The Sad History of the Tearless Onion

by Ann Leckie

Matthias Fenstermacher loved onions, but hated slicing them, and so he labored to produce a tearless variety.  His first attempt was indeed tearless--instead of weeping, the slicer was overcome by fits of uncontrollable giggles.  The potential hazard was obvious.

Fenstermacher's next onion, the product of ten more years of careful work, gave cooks a gentle regret for past pleasures--a good deal more manageable than hilarity armed with a knife.  Fenstermacher sent these to market, with great success.  He became a very wealthy man.

The first sign of trouble came when a preacher discovered that Fenstermacher's onion grown in a very acid soil produced violent repentance for past sins.  By the time the congregation realized that the local spiritual revival was the product of Allium and not The Almighty, the preacher had disappeared along with the generous donations of his former flock.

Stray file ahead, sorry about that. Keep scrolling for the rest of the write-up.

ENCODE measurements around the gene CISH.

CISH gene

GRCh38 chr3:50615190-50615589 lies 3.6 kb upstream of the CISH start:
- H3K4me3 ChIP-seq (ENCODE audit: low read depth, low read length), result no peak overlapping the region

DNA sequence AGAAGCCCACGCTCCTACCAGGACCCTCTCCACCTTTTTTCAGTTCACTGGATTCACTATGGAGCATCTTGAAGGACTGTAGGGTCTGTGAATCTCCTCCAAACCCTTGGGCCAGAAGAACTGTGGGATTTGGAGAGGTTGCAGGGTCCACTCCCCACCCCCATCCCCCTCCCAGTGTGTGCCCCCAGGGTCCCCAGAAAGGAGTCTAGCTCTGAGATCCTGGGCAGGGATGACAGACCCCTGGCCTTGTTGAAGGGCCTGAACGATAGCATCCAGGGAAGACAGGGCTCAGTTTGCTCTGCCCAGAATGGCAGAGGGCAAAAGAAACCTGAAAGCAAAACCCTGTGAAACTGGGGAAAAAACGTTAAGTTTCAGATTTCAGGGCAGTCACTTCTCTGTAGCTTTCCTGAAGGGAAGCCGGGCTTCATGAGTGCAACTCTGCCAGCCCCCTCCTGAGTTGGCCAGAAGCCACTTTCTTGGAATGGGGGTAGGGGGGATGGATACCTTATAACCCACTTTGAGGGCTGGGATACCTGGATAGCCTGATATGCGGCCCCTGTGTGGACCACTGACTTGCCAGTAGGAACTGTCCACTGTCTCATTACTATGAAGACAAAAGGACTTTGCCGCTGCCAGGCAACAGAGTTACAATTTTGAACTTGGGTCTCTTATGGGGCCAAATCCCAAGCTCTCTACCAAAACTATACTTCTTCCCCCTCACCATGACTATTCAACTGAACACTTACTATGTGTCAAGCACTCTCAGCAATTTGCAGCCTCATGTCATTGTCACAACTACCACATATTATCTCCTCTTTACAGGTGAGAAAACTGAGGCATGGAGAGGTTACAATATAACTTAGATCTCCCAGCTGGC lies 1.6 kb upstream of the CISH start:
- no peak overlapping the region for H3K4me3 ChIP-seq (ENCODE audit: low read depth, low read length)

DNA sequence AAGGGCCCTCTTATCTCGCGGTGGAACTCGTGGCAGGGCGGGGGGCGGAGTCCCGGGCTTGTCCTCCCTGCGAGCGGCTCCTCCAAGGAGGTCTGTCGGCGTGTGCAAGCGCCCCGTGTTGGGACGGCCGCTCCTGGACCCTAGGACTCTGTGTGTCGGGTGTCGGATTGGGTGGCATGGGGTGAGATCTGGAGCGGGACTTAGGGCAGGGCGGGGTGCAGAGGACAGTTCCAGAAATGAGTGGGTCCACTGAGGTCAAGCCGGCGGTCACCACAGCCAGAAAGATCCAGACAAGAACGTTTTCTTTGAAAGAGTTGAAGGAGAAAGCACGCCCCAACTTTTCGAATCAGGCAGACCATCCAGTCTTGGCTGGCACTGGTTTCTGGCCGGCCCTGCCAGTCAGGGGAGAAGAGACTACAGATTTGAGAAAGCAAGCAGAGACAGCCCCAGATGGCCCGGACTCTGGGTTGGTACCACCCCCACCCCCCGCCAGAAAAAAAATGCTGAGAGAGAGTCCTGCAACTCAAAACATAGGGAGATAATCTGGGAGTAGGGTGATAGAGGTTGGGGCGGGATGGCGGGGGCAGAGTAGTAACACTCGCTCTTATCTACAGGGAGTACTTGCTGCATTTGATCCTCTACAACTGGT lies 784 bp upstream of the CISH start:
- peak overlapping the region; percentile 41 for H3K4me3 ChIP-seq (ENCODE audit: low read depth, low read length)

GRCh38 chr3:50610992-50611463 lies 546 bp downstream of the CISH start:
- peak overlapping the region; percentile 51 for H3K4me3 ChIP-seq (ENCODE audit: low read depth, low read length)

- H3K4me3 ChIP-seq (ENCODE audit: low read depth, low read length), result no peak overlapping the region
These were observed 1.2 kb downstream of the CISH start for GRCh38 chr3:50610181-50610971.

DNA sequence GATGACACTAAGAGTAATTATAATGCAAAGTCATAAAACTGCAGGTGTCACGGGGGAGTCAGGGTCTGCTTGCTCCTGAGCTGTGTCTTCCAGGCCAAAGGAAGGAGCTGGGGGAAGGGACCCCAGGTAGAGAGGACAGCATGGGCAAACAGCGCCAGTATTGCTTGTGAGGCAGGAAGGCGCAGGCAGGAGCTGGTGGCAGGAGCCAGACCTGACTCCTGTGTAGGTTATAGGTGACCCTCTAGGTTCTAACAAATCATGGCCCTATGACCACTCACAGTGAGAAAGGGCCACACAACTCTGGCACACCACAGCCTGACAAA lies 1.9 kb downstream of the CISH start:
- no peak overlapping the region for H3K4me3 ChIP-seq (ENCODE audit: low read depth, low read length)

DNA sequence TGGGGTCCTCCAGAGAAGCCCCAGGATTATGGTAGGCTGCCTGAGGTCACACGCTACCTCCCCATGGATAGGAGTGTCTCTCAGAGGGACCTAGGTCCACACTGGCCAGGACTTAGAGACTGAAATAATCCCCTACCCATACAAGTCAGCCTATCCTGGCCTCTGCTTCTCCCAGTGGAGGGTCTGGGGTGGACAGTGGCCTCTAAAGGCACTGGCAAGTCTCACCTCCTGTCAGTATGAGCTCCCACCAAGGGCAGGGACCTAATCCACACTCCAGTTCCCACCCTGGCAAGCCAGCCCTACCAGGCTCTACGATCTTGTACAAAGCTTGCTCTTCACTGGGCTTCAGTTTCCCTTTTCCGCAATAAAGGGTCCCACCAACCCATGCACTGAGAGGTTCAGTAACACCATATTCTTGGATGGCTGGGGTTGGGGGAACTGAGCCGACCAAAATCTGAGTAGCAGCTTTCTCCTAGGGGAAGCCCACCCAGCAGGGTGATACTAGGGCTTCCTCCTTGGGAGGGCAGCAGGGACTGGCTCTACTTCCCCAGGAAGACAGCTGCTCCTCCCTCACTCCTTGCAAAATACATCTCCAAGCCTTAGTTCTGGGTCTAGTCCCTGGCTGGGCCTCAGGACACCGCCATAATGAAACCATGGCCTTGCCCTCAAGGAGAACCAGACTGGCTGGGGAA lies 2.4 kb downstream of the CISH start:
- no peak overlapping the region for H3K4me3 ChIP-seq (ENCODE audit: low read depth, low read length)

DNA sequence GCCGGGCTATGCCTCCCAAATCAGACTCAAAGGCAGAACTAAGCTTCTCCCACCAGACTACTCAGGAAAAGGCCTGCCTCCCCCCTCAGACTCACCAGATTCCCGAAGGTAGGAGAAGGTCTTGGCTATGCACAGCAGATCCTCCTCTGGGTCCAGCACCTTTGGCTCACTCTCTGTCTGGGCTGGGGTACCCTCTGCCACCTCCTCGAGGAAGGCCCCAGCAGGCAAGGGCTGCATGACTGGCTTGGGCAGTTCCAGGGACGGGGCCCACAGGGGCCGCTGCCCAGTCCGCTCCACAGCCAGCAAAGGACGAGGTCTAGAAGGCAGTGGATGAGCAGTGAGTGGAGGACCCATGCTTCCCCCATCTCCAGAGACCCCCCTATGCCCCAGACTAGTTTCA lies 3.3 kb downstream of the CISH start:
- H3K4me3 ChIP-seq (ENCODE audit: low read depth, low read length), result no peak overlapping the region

The result was hysteria.  Whole crops were plowed under.  Produce sellers were attacked in the street.  Any onion was suspect.  Could onions induce murderous rages?  Topple governments?  Lead nations to war?  Well-bred maidens shuddered to think their virtue might be threatened by the rumored Onion D'Amore.  Then the injuries from adolescent onion slicing parties began appearing in emergency rooms--Fenstermacher's first onion had escaped.

By popular acclaim, onions were declared illegal and (except for a few surreptitious sprouts tended by devoted onion fanatics) eradicated. Garlic, shallots, and scallions narrowly escaped, but were no longer entirely trustworthy.  Every one of Fenstermacher's onions was rooted out and burned, his notes and greenhouse destroyed, and Fenstermacher himself, whose only intention had been to spare humanity the stinging tears of Allium cepa, died of grief.